Don’t forget the door, which badly needs some acoustic deadening, Also, you should be meticulous with the weather stripping around it from top to bottom. No light should be seen around the door when it is closed. If you can see light, you can hear sound. I covered the door with foam panels, attached by spray-on adhesive.


And of course the ceiling. I used a thick, drop-in style of acoustical tile (which has high ratings for sound absorption), used contact adhesive to mount them, and trimmed out with stained pine. Above and behind the tile is additional sound absorbent insulation.


Next up will be finishing touches.
Alexander Francis

Completing the Walls


Once the frame was up, I elected to sheath the interior with perforated pegboard prior to any wall finish or insulation. Peg board is inexpensive and there are plausible arguments around which give an edge to a perforated surface because it breaks sound waves differently than a flat surface. The door was inexpensive but solid, not hollow. A hollow door will act as a drum surface and amplify sound


Some finishing touches were added at this time, such as a threshold and the electrical. I chose LED recessed lights because of their lack of additional heat buildup in our enclosed structure. One reason for the choice of a below ground level location was the cooling effect of the surrounding concrete, avoiding the necessity of any active cooling other than a fan.


You can see that we have added a window, positioned just in front of the microphone location. A window allows communication with the occupant of the studio but also can add a significant visual interest, as you will see later. Any sound escaping past the absorbent barrier behind the microphone will be reflected toward the rear and absorbed by large panels on the rear wall. Yes, a better design is to avoid any flat reflective surfaces such as are found in a rectangular design like this one. However, this design is easier to construct, cheaper and works very well as it is. The next step is to provide an absorbent but attractive interior. Tile squares are inexpensive and may be mounted by contact adhesive. Some cutting is required but the work goes quickly.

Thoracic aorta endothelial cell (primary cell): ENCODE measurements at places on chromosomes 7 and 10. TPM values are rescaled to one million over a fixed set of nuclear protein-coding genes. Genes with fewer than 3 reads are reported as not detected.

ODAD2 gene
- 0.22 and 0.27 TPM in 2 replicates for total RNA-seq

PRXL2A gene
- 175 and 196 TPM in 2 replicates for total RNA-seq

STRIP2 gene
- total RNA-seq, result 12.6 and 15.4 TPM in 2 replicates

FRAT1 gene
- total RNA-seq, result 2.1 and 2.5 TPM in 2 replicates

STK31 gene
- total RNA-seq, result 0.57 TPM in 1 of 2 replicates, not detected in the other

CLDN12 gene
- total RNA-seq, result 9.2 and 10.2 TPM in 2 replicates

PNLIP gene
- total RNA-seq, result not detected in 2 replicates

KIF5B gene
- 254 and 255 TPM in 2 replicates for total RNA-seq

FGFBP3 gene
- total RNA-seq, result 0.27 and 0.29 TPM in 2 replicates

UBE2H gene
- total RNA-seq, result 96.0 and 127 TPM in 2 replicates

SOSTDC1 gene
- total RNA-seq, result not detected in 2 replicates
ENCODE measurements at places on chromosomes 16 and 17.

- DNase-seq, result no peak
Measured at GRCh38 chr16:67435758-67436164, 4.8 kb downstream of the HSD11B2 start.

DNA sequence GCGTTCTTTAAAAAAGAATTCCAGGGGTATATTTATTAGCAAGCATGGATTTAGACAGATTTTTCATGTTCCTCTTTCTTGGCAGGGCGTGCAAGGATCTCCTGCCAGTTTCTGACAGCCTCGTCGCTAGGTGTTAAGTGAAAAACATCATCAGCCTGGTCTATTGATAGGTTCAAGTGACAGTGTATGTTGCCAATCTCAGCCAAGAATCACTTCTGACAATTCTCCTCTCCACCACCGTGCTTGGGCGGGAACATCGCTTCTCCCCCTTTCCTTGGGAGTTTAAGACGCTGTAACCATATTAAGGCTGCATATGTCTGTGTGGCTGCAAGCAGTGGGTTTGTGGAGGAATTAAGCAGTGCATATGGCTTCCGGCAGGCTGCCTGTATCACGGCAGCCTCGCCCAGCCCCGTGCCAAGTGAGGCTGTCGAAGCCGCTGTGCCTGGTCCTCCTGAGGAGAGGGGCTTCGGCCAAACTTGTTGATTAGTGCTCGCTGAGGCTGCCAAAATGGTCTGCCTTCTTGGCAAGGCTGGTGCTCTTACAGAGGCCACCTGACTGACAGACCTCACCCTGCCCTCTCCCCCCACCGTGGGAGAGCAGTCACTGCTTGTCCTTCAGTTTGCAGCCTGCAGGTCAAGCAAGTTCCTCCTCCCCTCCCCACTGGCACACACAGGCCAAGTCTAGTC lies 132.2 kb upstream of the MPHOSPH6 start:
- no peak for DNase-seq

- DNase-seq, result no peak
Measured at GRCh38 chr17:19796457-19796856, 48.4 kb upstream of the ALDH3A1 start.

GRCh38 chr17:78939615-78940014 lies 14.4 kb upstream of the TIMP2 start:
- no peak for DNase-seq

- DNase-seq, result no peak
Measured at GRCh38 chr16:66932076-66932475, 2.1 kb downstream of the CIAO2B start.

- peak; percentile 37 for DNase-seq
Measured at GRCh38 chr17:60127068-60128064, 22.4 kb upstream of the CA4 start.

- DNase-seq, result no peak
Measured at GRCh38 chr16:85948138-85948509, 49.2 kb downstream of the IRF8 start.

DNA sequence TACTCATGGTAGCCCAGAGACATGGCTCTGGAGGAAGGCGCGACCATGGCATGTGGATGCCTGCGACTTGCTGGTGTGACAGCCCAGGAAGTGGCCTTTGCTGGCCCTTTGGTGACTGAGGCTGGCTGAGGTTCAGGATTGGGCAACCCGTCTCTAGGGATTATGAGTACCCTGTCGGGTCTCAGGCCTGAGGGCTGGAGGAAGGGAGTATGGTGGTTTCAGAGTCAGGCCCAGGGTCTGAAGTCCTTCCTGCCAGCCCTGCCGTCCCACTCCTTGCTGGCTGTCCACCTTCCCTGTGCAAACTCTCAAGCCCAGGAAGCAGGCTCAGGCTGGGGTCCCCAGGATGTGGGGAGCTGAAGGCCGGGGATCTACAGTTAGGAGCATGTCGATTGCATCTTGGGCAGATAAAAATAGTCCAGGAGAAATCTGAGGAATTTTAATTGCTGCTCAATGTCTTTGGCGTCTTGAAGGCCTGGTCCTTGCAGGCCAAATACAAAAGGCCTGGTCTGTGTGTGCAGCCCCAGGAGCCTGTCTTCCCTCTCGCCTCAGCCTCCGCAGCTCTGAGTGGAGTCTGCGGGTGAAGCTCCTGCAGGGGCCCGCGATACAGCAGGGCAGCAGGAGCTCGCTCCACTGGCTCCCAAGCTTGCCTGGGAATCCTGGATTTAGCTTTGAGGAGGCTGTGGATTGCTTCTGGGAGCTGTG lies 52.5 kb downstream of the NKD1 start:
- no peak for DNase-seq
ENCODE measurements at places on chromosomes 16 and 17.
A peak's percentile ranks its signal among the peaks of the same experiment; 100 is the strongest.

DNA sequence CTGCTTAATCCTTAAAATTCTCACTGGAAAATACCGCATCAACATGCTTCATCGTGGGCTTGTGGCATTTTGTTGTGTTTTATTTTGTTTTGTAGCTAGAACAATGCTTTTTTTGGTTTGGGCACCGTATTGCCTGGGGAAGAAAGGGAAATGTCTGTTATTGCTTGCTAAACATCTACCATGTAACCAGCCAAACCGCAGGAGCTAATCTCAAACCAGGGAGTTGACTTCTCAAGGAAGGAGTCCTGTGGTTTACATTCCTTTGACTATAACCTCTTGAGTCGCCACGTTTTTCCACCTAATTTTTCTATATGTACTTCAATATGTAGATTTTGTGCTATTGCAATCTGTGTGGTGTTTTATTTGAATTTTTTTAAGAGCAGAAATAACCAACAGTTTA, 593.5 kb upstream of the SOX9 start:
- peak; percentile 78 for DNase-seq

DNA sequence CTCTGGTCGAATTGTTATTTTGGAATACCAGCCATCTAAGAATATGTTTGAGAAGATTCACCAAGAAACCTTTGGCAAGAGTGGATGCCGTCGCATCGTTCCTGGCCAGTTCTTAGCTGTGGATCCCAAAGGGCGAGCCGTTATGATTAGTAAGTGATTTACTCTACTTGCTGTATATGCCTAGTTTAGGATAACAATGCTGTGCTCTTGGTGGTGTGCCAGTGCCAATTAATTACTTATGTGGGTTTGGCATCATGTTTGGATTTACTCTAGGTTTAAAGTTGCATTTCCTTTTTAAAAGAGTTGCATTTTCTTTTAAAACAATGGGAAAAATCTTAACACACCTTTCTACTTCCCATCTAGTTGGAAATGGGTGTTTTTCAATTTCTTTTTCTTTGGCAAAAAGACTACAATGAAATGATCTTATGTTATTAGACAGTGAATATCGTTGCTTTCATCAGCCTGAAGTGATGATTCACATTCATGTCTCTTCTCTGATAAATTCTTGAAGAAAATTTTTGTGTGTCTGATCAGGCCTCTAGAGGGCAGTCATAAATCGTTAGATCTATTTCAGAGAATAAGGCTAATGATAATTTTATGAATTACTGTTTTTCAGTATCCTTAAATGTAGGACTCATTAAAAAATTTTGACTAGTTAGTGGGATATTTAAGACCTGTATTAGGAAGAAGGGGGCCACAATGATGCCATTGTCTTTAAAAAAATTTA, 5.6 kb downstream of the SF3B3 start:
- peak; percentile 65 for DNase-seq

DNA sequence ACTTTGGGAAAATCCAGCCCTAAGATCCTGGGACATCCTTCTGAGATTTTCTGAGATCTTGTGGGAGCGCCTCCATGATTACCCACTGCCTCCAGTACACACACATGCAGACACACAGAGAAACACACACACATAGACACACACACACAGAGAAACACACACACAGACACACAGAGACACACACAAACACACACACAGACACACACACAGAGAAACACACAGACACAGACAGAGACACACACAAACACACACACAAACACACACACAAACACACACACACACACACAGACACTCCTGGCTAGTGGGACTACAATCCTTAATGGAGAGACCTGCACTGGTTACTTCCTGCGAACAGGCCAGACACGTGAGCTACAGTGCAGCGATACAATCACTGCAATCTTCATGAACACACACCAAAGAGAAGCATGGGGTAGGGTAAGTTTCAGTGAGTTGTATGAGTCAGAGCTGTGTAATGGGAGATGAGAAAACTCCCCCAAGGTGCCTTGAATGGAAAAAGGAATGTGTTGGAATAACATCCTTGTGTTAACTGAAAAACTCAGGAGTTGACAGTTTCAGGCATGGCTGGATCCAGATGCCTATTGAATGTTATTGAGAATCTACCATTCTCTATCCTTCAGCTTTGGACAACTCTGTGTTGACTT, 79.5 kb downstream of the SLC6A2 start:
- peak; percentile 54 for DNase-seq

The next step is to isolate the booth by using sound absorbent insulation on the walls, placed from the outside. I chose Roxul Safe’n Sound in 2’x4’ by 3”. Four bags were enough to insulate all the external walls and to construct several interior sound absorbent panels, to be described in another blog.



More later,

Alexander Francis



I started my project with an idea to build a small studio just large enough to accommodate a seated narrator or singer but also to allow a standing musician, two, or even an assistant. I’ve had as many as five people at one time in this small space, but I wouldn’t recommend it.

Given my criteria, I gauged that a 5’ by 7’ floor plan would suffice. The height would be as close to room size as I could allow. I was fortunate that my allocated area had rather high ceilings. A trip to a big box lumber and hardware store, and I had my start.


I decided on a plywood sandwich for the floor using inexpensive 1/2” underlayment with insulating blue board in-between, supported by a 2 by 4 frame.




Later, the floor will be covered by a thick carpet pad under a plush carpet. Once the floor assembly was completed, I added heavy duty castors. One mistake I made was to not use three castors on the long sides, an error I eventually corrected.